Good and bad, the controversial Web publisher had a major impact on media, politics, and our public discourse.
The day that Andrew Breitbart died, the short obituary I published in these pages urged everyone to reflect on the evident love he had for his family, the energy with which he conducted his work, and the personal generosity he showed friends. People possessed of those qualities die every day without mention, some readers noted, arguing that the deaths of public figures should occasion no more than narrow assessments of their professional legacy. But the double standard would be better resolved in the other direction. The journalist's charge is to convey reality, and although the press treats politics and business as though they're of unique importance, it isn't so. We'd do well to reflect more on the private people who shape society. The significance of apolitical, non-economic acts are often overlooked and under-appreciated.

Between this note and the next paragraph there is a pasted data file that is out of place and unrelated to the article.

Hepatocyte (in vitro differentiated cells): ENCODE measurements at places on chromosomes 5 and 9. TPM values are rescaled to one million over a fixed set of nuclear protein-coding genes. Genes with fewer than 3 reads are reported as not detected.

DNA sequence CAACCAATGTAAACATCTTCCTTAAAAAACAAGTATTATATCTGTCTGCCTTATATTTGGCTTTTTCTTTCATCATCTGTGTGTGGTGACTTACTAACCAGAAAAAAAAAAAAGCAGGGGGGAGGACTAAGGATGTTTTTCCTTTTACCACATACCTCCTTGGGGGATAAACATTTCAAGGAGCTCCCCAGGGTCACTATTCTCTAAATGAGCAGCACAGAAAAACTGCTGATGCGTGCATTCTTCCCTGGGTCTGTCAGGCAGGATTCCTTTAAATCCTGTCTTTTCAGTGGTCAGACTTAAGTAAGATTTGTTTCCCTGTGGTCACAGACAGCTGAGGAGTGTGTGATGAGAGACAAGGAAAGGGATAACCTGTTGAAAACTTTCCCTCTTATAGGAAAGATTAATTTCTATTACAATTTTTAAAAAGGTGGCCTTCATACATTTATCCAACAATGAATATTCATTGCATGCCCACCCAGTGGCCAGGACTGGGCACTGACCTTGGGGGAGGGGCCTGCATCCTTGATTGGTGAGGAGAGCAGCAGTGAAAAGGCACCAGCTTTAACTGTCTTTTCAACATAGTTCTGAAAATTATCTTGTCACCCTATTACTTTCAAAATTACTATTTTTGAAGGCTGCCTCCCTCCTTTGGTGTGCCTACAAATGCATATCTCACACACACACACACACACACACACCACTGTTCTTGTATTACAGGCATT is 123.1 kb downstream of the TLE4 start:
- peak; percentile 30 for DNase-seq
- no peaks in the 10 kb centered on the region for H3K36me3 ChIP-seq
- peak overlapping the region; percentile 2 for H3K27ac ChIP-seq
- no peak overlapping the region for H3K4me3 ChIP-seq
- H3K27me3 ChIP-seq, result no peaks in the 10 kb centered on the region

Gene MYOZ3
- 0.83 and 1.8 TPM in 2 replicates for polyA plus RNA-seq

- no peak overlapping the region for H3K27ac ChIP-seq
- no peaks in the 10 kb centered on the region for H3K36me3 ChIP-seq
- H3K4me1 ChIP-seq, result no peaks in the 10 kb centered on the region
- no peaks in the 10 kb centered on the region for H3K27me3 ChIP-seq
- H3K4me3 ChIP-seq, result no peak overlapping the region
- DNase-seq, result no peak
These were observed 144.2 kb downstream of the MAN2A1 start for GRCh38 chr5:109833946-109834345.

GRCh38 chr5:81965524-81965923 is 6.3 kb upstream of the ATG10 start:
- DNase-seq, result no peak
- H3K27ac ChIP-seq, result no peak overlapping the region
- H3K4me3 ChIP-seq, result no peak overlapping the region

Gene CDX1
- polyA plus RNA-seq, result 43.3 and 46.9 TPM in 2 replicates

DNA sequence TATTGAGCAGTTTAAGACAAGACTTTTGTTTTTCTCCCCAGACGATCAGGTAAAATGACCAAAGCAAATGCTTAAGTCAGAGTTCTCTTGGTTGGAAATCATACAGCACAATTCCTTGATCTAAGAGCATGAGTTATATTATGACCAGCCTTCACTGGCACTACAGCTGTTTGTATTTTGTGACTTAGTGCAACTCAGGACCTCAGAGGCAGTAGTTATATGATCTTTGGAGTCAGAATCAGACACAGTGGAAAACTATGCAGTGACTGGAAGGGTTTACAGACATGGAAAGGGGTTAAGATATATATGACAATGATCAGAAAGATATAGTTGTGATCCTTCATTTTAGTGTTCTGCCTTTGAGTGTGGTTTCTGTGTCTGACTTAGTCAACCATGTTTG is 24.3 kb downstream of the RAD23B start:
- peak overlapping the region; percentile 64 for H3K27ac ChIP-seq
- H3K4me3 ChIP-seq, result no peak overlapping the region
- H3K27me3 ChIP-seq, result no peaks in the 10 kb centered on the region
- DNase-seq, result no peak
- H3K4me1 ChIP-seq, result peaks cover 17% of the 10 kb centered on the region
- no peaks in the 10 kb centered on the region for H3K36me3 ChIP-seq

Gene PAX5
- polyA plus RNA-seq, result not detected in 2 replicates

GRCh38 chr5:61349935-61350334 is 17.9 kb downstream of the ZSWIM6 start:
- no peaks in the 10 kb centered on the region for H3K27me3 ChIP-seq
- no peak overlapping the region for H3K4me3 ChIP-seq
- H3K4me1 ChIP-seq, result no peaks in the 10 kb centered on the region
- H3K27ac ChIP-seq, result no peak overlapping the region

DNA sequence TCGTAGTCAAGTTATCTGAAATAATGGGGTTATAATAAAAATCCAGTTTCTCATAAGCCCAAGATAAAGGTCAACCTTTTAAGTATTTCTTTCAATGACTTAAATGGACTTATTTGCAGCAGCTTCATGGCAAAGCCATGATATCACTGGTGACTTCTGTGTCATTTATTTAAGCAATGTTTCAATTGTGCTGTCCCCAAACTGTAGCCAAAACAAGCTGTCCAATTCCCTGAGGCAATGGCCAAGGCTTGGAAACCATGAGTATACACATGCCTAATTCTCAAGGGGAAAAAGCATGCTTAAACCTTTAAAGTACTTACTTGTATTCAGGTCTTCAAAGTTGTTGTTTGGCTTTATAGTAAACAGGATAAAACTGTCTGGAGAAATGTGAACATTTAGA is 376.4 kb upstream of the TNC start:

For staunch critics of Breitbart, it is especially important to acknowledge his best attributes. They help to explain the posthumous outpouring of support he has received. His personal friendships with public figures are distorting how they are judging his professional legacy, but people who behave badly in one sphere can set an example in others. Matt Yglesias, a model of online civility compared to Breitbart, controversially tweeted after his untimely death, "The world outlook is slightly improved with Andrew Breitbart dead." Few who've pilloried Yglesias objected even once to the daily stream of ad hominem incivility coming from the Breitbart publishing empire or his personal Twitter stream, so the righteous outrage on display is a bit hollow. But there is a better objection to Yglesias' tweet than calling it uncivil: the fact of the matter is that even a critic of Breitbart's professional legacy has no reliable way of measuring it against his personal life and making a summary judgment about his overall impact on the world.